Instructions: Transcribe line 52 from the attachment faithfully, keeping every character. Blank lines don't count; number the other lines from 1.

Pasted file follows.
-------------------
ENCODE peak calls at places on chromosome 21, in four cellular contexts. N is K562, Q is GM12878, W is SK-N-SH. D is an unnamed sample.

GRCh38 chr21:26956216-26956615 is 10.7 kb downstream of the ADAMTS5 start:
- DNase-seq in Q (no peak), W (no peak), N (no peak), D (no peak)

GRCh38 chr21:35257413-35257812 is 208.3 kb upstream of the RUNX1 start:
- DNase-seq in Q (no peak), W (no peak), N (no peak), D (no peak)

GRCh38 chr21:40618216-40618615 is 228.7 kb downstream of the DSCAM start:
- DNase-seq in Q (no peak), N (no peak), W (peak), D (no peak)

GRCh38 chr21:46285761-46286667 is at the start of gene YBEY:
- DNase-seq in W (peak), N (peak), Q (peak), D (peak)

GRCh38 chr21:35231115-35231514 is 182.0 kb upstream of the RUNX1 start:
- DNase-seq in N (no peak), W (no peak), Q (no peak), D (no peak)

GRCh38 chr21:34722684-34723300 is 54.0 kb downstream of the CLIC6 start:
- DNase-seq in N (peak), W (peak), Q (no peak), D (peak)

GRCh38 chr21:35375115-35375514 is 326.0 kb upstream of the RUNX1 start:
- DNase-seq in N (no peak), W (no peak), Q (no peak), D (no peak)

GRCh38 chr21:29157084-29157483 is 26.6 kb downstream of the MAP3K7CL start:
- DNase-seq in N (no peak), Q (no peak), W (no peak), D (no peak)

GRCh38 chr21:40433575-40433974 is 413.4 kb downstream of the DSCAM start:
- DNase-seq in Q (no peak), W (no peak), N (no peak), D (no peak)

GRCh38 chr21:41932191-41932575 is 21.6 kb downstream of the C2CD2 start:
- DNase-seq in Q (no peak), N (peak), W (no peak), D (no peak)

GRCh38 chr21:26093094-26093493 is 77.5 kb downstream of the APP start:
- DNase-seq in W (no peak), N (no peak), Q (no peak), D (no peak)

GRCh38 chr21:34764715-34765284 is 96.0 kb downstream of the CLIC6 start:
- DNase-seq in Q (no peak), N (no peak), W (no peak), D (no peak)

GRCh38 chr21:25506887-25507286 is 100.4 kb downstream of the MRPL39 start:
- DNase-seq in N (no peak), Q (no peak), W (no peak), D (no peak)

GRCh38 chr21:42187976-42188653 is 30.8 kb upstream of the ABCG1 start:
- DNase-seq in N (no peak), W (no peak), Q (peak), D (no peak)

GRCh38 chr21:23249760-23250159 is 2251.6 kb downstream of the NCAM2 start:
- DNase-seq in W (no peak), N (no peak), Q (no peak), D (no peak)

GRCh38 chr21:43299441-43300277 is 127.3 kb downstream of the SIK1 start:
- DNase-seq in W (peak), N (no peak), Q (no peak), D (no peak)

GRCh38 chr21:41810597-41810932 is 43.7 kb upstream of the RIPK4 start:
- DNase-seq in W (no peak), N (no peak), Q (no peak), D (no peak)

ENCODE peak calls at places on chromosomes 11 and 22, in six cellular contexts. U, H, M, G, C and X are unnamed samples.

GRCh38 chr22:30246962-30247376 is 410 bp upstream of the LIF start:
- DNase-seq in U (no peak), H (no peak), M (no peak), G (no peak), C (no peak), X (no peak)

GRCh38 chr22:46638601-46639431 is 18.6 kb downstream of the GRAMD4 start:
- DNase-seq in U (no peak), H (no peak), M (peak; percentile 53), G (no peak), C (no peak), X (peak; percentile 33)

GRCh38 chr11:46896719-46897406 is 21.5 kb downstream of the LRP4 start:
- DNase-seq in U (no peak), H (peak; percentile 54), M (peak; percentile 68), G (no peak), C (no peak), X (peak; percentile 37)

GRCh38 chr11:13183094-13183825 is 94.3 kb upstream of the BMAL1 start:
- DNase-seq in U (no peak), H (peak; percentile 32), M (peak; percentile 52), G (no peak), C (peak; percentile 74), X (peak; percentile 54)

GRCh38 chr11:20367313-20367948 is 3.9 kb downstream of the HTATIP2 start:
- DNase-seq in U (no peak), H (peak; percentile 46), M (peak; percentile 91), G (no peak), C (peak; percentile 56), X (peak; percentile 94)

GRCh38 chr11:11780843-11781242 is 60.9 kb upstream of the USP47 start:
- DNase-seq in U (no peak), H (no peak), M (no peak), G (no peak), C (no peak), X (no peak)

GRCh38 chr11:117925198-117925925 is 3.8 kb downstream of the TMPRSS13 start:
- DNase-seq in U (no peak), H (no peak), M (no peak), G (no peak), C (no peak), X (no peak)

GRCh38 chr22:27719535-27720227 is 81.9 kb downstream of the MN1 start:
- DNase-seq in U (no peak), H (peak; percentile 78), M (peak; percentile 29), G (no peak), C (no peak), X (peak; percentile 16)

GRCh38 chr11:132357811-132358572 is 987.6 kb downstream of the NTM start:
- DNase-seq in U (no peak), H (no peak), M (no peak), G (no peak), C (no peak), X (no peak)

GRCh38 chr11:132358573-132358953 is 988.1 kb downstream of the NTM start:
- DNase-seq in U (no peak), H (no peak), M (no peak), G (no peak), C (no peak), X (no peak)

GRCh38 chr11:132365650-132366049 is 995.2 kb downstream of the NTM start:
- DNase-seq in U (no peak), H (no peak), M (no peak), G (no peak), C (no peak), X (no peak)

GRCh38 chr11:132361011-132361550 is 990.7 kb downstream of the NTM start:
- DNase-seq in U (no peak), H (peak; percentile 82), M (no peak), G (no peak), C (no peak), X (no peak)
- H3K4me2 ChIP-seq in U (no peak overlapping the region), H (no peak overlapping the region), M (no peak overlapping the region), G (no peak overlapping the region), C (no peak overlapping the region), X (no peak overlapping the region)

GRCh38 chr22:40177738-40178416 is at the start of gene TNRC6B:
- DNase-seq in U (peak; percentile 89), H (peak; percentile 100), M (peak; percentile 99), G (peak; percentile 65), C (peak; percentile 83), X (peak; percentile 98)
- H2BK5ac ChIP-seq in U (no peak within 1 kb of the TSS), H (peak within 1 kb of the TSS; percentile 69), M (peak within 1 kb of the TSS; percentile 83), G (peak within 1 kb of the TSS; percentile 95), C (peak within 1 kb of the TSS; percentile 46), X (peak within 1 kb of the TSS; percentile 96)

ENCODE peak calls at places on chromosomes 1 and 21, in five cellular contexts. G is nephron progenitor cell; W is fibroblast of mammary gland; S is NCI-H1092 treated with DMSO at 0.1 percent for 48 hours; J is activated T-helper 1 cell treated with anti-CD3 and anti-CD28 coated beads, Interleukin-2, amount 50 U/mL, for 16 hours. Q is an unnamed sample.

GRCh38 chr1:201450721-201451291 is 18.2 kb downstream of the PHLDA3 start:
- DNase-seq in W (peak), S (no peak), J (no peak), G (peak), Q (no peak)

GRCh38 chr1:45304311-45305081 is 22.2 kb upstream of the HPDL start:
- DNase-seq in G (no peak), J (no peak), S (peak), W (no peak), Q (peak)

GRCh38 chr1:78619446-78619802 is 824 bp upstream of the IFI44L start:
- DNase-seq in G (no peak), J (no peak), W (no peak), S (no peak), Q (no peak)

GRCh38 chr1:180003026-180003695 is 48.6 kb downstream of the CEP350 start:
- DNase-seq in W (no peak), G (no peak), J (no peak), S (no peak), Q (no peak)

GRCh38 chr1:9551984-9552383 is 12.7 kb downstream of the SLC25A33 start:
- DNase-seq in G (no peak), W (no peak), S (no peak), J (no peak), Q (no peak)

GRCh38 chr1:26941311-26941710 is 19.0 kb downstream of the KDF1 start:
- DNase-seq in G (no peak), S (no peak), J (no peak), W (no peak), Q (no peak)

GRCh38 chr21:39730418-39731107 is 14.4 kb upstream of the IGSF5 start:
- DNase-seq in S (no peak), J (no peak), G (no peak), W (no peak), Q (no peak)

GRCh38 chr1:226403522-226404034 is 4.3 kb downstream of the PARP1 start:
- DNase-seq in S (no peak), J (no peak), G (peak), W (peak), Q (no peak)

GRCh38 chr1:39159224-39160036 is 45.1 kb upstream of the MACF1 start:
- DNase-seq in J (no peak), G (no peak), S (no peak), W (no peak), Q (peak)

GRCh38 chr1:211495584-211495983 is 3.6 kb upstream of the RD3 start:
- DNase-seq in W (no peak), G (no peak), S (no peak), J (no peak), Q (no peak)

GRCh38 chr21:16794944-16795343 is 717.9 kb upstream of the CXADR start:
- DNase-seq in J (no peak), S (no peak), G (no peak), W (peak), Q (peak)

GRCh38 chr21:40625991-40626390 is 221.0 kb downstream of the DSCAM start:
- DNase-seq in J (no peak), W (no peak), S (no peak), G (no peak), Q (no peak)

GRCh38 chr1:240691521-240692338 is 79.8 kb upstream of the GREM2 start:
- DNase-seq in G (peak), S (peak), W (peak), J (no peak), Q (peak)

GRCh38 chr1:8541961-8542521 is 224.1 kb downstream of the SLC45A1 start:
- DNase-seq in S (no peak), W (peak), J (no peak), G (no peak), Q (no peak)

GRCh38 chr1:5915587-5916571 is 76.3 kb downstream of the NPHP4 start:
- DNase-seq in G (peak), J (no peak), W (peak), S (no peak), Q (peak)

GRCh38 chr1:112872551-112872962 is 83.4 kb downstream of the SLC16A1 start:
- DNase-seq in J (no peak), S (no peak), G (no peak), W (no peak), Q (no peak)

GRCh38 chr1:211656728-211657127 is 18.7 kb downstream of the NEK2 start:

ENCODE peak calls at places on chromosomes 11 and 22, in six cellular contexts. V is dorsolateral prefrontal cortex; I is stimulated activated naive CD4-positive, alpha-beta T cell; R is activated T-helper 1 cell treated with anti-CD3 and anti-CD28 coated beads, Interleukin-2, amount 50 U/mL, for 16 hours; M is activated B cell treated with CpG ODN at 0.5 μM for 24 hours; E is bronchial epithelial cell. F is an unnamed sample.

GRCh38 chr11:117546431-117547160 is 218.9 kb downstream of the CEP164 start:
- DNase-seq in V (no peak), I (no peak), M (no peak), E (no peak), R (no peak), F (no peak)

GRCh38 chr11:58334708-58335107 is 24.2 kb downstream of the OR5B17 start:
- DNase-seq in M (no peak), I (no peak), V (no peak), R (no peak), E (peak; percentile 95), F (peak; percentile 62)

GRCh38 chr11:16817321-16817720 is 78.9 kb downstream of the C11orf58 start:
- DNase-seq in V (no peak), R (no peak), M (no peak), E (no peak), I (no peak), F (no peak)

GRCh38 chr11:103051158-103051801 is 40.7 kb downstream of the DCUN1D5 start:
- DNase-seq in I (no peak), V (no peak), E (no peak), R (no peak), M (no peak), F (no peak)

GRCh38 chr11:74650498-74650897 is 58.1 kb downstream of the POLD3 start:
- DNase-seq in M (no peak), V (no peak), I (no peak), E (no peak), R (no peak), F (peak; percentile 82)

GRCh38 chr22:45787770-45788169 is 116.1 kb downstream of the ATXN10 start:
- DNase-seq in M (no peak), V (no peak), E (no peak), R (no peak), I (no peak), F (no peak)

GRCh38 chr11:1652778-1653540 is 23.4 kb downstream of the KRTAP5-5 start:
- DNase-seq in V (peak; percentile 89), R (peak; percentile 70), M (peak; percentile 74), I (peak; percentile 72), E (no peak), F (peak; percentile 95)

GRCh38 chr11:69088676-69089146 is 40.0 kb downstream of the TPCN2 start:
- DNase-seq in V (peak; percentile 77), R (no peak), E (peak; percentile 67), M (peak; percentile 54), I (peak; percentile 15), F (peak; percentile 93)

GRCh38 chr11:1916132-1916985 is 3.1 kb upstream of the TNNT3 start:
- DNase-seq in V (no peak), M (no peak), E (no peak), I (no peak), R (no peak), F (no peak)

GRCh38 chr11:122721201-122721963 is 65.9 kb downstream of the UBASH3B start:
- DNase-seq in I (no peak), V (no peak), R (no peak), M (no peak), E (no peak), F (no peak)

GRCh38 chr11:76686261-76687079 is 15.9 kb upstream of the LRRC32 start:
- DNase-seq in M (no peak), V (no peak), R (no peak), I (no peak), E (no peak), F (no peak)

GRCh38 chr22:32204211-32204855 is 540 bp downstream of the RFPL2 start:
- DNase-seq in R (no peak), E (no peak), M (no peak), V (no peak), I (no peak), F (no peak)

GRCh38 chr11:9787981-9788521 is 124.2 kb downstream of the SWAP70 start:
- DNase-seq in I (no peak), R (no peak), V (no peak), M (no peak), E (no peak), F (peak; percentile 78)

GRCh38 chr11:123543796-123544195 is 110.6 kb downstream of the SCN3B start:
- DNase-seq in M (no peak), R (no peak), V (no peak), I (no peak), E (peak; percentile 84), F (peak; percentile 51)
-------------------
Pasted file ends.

- DNase-seq in U (no peak), H (peak; percentile 78), M (peak; percentile 29), G (no peak), C (no peak), X (peak; percentile 16)